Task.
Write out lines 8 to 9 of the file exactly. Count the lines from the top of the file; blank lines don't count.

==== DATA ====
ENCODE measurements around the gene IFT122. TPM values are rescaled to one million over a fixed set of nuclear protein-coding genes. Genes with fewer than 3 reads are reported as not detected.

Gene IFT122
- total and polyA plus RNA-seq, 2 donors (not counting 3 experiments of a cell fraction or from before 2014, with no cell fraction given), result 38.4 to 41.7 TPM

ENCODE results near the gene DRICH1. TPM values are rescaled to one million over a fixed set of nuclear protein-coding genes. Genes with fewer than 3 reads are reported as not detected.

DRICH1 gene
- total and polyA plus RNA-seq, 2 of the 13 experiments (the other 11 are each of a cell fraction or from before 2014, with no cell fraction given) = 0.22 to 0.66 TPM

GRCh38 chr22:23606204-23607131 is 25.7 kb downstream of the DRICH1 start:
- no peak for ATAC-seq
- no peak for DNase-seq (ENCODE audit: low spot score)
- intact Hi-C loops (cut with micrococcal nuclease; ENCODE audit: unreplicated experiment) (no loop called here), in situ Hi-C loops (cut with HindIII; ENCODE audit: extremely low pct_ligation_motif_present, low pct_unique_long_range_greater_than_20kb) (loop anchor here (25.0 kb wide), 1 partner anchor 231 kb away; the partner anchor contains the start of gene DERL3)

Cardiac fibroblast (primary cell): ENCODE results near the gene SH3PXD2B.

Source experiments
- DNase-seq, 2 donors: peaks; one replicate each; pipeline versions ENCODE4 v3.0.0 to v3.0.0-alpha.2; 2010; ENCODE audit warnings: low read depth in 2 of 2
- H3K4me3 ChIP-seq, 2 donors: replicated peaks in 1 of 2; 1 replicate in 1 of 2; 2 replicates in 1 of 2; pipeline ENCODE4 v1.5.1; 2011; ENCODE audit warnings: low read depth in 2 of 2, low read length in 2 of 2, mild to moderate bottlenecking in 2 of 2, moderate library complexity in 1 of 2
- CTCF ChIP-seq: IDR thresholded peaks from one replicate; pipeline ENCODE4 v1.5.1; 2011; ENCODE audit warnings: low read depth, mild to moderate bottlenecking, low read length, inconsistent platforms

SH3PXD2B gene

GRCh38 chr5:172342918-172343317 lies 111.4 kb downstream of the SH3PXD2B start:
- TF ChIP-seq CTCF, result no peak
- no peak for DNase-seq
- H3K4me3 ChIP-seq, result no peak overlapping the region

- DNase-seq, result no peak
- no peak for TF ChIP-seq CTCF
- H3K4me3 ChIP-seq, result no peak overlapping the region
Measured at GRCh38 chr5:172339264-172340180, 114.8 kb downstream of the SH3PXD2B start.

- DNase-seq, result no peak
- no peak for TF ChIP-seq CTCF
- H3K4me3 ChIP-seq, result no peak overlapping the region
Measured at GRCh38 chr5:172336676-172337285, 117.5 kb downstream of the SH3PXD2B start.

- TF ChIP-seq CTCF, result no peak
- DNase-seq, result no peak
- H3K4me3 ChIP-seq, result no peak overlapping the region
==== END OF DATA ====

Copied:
- no peak for ATAC-seq
- no peak for DNase-seq (ENCODE audit: low spot score)